USP-Ghana Expands Center for Pharmaceutical Advancement and Training to Combat Poor Quality Medicines in Africa
FOR IMMEDIATE RELEASE
- Jessica Freifeld, +254 714 291 222, JFreifeld@globalhealthstrategies.com
- Latifa Boyce, +1 301 816 8229; firstname.lastname@example.org
Accra, Ghana, February 10, 2016 – In response to concerns about substandard and counterfeit medicines and a growing demand for quality-assured medicines in Africa, the United States Pharmacopeial Convention’s (USP) Center for Pharmaceutical Advancement and Training (CePAT) in Accra, Ghana, has expanded its quality control testing and training capabilities and today opened a new pharmaceutical microbiology laboratory.
CePAT was launched in 2013 with the aim of providing high-quality analytical and training services to help strengthen the capacity of national regulatory authorities to detect counterfeit and substandard medicines and of pharmaceutical manufacturers to sustainably ensure the quality of their products. Over the past three years, CePAT has trained approximately 190 professionals from 32 African countries on a wide-range of pharmaceutical regulatory, quality assurance and quality control functions.
“USP is working to help build Africa’s capacity to tackle the growing threat of counterfeit and substandard medicines, a major public health challenge on the continent. We are committed to being one of Africa’s most trusted partners and a resource for the quality control of medicines. We are collaborating with global, regional and local partners to ensure people in Africa have medicines they can rely on to be of good quality, safe and beneficial,” says Kelly Willis, USP’s Senior Vice President for Global Public Health.
Building on CePAT’s existing training offerings, the expanded center will now offer unique hands-on training for the regulatory and manufacturing sectors and additional quality control tests and preventative maintenance of analytical equipment. It will also offer microbiology courses and French language versions of its courses.
Specifically, USP Ghana’s new microbiology laboratory and training facility will help provide pharmaceutical and regulatory professionals across Africa with the skills to detect medicines that have been contaminated by micro-organisms, including bacteria. The new lab can also respond to the demand for microbiological testing of medicines and help fill testing gaps in the region.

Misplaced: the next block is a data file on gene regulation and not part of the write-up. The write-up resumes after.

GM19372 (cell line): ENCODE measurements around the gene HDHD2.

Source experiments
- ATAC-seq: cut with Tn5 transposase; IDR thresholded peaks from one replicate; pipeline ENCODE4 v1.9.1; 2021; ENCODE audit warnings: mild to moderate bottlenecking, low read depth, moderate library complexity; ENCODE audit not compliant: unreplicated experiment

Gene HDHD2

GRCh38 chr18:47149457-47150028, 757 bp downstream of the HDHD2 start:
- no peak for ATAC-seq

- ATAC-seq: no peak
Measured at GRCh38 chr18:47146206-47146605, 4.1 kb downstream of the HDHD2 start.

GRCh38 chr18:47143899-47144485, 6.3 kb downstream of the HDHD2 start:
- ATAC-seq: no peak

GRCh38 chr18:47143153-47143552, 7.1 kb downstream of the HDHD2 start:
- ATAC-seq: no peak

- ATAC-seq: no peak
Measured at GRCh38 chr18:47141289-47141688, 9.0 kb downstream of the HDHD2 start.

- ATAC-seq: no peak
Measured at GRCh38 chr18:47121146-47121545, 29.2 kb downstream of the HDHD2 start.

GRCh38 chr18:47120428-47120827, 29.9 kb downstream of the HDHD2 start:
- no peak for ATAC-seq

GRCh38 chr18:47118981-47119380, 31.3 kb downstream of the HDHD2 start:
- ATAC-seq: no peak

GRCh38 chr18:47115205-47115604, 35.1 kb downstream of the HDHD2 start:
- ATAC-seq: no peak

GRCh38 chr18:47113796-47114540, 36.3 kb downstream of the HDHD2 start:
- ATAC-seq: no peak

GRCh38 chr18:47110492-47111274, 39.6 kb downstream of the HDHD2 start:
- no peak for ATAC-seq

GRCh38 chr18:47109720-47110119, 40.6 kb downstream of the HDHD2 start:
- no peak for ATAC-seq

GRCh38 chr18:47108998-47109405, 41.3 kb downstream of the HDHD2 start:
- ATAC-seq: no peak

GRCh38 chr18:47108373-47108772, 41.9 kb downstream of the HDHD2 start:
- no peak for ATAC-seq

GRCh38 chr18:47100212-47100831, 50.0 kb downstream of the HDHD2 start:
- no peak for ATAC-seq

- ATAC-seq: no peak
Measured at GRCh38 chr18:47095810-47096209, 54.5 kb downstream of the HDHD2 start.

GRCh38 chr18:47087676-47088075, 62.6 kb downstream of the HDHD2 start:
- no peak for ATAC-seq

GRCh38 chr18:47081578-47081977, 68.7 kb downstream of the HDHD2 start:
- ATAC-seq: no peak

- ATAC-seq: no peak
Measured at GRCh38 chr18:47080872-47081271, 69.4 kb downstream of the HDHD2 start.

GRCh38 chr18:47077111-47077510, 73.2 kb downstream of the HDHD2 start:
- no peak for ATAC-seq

Historically, microbiology testing has been challenging in resource-limited settings due to its complexity and the technology required for maintaining a clean room, or sterile, environment. This first-of-its-kind microbiology laboratory from USP in sub-Saharan Africa was purposefully designed to operate independently of its surroundings by creating its own clean room environment. This makes the laboratory an ideal model for other countries in Africa to replicate.
“This new technology and expanded training facility could be truly game-changing for Africa,” says Patrick Lukulay, USP’s Vice President of Global Health Impact Programs in Africa. “Millions of Africans are depending on national regulatory systems to ensure the quality and safety of their medicines and, too often, these systems cannot deliver. At USP, we are seeking to change that – and urgently.”
In many African countries, regulatory systems are not equipped to detect substandard or counterfeit medicines and remove them from the market. Often, policies preventing their sale and distribution are either lacking or not followed.
The costs of poor-quality medicines in African countries are enormous. It is estimated that more than 122,000 African children under the age of five die each year because of counterfeit antimalarials alone. Countless more individuals face failed treatments or fall into poverty because of the costs of procuring additional medicines or paying for hospitalizations.
On a broader scale, counterfeit and substandard medicines are contributing to the emergence of drug-resistant strains of microbes that cause diseases, such as malaria, tuberculosis and other infections. Drug resistance renders even quality-assured treatments ineffective and, thus, deadly diseases virtually untreatable, posing a grave threat to public health, not only in Africa, but globally.
Moving forward, USP plans to provide scholarships to 12 regulatory professionals from six African countries every two months, with the ultimate aim of building a cadre of well-trained individuals who can help ensure that medicines reaching Africans are safe, effective and beneficial.